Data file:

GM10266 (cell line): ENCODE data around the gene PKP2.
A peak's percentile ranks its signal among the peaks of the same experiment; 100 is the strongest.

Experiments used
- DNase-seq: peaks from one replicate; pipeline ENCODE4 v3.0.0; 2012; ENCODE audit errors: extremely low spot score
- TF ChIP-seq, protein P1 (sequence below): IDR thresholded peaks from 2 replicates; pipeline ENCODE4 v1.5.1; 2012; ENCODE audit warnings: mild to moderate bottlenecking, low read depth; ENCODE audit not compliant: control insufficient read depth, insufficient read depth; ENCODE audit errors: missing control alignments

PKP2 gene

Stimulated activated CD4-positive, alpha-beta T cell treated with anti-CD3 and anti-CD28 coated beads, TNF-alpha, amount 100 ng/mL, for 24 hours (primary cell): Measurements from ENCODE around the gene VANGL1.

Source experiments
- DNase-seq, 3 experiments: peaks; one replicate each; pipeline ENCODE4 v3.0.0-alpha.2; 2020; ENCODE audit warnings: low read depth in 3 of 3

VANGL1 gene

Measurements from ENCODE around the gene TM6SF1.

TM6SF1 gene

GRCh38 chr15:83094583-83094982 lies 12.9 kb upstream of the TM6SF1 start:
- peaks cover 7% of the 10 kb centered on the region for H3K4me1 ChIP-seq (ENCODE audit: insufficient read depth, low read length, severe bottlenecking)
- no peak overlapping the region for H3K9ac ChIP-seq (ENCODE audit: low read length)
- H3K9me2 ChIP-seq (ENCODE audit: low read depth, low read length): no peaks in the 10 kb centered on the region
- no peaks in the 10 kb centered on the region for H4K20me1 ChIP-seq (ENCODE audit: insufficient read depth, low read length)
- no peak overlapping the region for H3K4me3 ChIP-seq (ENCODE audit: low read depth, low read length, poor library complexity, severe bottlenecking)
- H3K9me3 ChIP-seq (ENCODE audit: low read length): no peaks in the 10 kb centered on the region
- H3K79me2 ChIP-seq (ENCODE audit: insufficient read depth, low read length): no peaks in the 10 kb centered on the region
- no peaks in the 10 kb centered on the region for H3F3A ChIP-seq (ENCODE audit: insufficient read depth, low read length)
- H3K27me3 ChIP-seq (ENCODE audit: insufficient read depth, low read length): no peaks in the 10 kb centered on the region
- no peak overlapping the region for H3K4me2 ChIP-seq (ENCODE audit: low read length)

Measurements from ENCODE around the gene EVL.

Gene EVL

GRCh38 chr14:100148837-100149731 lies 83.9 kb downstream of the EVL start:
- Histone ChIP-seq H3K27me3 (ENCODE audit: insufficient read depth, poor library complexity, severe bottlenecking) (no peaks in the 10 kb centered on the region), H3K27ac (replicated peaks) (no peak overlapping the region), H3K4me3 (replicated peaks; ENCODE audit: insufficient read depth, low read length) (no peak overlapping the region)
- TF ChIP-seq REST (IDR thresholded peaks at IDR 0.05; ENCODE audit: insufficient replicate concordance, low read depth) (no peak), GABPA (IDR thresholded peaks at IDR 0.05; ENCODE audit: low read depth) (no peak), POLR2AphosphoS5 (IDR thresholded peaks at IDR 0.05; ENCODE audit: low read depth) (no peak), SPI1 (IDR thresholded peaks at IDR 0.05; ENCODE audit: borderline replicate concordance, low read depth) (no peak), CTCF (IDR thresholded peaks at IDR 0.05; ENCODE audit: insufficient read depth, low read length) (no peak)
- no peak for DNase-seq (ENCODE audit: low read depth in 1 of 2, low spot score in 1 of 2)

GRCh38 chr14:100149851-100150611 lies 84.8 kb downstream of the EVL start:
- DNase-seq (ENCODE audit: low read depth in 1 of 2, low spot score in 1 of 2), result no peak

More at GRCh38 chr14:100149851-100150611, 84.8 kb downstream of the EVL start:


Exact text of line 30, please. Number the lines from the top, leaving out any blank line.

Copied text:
GRCh38 chr14:100149851-100150611 lies 84.8 kb downstream of the EVL start: